Moai. Easter Island Pre-15th Century CE
When I first saw this picture in Art Beyond the West I noticed that these figures seemed very old. In the photo these figures looked stoic and their facial features look detailed compared to their bodies. Their facial features look like they have been enlarged. These figures look like they are made of some sort of stone. These structures look weathered from many years of being out in the wind and rain. When I looked a little closer at their faces they seemed to be frowning and the eyes were very profound. I also noticed that some of these figures had similar faces and features.
Around 1000 CE, the Easter Island natives began constructing these half figures on stone platforms on the hillside of the island. These structures represent the ancestors/ chiefs that guarded the villages and ceremonial places on the island. They were used for rituals, and scriptures were set in the platforms. When construction stopped a lot of these structures collapsed. These Moai were carved from a yellowish brown coarse tufa that was found in the extinct volcano Rano Raraku. Only 1000 of these have survived including many that were never finished. Over time their features became more elongated. The newest ones have small foreheads, massive brows, long faces and strong pointed chins. They cut these figures out of the volcano after they were carved and were dragged on rollers from the crater of the volcano. The pathways are still visible today.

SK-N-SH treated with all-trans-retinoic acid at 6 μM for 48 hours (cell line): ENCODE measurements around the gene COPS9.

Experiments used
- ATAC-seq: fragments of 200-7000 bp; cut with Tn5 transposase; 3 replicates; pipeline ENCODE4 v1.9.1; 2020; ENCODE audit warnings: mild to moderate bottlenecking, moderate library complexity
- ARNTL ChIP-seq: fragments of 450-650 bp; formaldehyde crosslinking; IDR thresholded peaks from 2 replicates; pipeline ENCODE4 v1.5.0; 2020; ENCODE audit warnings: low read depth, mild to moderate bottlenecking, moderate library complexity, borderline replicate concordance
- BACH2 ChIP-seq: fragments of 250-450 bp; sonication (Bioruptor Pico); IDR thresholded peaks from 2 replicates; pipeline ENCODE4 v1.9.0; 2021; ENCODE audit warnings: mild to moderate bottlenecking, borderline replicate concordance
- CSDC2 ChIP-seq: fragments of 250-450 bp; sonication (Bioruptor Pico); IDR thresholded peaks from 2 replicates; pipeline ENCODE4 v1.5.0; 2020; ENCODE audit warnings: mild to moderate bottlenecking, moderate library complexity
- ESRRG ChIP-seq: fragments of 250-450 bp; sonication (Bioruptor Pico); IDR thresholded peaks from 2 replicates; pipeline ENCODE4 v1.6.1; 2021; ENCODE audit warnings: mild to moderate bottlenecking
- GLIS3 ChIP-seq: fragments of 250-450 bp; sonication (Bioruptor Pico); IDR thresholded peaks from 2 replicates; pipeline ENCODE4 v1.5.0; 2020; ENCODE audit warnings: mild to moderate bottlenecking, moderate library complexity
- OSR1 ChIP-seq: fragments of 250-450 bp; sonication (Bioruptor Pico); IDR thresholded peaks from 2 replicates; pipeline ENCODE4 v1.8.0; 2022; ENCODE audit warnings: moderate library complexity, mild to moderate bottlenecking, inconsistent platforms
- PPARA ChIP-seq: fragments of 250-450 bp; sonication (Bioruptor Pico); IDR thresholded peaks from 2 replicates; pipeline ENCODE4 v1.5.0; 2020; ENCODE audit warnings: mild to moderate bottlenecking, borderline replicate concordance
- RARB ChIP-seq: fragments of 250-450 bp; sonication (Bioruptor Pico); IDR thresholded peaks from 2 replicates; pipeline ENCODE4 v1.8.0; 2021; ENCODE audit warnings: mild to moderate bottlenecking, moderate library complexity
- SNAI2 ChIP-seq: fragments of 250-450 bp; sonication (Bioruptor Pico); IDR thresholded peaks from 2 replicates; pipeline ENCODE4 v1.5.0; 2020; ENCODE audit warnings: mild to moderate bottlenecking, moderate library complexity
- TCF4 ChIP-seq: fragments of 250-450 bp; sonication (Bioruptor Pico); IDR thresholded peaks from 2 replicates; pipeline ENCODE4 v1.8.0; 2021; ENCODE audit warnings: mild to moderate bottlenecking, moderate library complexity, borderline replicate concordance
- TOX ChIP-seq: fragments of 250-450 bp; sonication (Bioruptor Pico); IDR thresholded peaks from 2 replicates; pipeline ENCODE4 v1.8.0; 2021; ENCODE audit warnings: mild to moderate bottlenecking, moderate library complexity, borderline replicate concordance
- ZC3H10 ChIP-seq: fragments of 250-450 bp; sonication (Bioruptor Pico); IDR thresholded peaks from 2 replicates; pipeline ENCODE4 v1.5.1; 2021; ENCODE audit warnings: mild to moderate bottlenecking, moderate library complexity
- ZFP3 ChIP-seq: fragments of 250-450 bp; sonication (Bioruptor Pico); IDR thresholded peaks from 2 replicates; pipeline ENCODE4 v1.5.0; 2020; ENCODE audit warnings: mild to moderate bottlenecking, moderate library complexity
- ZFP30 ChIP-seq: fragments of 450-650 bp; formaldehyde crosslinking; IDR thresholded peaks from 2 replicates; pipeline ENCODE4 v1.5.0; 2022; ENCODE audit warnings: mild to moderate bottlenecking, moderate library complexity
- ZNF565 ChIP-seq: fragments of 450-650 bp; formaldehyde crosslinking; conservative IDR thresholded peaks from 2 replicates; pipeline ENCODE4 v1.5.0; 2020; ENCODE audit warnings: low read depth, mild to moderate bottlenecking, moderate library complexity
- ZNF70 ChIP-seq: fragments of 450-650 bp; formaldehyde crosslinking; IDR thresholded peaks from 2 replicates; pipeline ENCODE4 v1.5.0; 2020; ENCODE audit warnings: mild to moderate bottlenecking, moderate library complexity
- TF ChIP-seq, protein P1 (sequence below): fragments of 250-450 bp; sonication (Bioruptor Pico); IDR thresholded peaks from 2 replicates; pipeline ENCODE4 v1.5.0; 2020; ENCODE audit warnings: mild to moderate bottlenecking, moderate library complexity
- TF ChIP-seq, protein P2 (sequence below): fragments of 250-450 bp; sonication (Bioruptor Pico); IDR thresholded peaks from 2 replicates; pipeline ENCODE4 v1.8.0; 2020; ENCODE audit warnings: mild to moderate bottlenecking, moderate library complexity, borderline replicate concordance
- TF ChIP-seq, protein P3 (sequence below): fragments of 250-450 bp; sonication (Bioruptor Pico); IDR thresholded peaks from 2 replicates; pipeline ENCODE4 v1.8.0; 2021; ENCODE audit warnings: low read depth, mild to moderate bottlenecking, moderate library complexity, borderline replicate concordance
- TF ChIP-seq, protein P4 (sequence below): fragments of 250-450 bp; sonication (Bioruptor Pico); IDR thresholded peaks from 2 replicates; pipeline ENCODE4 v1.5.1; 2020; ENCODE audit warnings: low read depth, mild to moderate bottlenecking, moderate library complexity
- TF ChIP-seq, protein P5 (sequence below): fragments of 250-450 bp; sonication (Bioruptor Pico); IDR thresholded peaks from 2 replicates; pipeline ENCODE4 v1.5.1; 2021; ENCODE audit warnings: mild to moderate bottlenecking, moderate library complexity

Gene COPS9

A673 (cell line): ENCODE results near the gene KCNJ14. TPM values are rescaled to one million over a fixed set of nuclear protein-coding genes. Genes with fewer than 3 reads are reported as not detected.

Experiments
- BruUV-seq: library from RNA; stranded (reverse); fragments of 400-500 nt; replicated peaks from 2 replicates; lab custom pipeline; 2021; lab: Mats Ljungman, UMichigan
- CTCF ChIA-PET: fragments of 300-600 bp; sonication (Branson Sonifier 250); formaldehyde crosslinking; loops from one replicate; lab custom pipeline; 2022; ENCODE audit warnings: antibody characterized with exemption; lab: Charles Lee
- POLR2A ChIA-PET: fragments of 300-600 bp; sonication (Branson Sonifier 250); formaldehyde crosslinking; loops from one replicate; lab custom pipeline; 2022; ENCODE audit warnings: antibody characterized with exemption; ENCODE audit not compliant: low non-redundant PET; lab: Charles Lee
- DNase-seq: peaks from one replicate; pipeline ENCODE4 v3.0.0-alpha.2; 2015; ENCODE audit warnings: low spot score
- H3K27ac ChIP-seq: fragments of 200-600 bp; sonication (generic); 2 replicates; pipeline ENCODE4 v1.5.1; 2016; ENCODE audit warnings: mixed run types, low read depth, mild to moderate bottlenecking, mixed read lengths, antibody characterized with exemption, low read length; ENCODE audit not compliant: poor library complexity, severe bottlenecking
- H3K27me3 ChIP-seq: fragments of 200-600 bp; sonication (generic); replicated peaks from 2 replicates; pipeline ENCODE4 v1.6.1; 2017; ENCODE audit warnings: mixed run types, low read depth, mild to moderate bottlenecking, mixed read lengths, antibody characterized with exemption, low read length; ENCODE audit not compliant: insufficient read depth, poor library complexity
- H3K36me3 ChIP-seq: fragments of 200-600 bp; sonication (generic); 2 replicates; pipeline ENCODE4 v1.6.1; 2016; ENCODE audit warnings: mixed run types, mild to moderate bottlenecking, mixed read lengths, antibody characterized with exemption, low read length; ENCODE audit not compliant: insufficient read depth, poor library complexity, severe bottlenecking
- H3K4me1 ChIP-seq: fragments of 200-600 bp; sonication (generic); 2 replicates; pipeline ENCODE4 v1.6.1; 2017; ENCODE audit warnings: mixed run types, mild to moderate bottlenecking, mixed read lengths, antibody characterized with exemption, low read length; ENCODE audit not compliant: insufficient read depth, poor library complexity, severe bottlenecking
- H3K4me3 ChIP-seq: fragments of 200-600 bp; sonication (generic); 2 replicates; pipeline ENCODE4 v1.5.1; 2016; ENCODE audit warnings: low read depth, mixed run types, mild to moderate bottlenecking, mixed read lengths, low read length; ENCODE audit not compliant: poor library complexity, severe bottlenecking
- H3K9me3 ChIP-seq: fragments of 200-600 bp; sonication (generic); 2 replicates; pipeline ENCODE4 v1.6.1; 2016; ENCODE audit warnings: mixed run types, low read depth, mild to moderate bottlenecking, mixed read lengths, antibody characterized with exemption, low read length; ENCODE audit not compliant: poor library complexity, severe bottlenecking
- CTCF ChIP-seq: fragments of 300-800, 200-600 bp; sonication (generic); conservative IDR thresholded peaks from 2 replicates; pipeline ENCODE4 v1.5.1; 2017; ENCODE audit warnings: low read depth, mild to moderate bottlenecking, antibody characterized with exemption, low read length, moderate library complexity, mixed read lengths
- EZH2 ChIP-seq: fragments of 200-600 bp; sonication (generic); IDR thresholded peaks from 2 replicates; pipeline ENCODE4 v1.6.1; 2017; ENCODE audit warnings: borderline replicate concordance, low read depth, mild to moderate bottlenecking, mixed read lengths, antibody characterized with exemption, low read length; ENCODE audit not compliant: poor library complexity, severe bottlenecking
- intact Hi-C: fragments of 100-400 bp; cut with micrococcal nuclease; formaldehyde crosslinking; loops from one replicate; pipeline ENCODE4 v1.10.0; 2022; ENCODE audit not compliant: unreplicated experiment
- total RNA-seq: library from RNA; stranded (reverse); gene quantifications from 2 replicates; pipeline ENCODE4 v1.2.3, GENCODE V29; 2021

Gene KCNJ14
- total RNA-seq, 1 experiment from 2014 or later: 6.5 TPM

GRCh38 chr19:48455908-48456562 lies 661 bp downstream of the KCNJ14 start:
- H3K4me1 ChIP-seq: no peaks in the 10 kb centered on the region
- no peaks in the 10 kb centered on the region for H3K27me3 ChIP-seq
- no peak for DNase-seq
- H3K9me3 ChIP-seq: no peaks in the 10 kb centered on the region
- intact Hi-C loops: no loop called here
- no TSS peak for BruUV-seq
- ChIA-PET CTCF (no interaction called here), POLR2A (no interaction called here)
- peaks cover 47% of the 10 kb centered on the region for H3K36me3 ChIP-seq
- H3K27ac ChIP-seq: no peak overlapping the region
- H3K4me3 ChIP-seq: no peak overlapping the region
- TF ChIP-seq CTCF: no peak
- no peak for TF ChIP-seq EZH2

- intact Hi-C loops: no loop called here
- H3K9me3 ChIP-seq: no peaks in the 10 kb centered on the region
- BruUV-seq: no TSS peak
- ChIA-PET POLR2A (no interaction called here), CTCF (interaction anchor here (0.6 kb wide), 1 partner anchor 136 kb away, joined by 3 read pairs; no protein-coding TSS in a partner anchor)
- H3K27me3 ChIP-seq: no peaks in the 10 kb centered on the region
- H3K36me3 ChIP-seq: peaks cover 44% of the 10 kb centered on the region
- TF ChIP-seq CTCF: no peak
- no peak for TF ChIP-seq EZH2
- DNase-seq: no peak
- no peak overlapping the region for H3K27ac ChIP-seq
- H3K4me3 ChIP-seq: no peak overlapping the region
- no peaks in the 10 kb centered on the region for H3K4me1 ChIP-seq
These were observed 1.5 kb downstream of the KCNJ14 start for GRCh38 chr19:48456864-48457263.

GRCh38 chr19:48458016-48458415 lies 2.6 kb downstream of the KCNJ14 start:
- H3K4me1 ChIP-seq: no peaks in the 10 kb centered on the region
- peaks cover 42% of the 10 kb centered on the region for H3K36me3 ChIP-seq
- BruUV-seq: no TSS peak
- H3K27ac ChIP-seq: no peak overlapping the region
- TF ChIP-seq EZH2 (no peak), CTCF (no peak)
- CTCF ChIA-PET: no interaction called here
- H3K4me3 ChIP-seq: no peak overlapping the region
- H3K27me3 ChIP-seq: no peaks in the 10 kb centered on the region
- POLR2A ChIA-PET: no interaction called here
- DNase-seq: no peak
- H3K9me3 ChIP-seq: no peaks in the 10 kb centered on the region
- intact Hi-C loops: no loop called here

Riley, Michael."The Pacific." In Art Beyond the West: The Arts of Western and Central Asia, India and Southeast Asia, China, Japan and Korea, The Pacific, Africa, and The Americas, 223-224. Second Edition. Upper Saddle River, N.J.:Pearson Prentice Hall, 2006
Photo Credit: Mary Madigan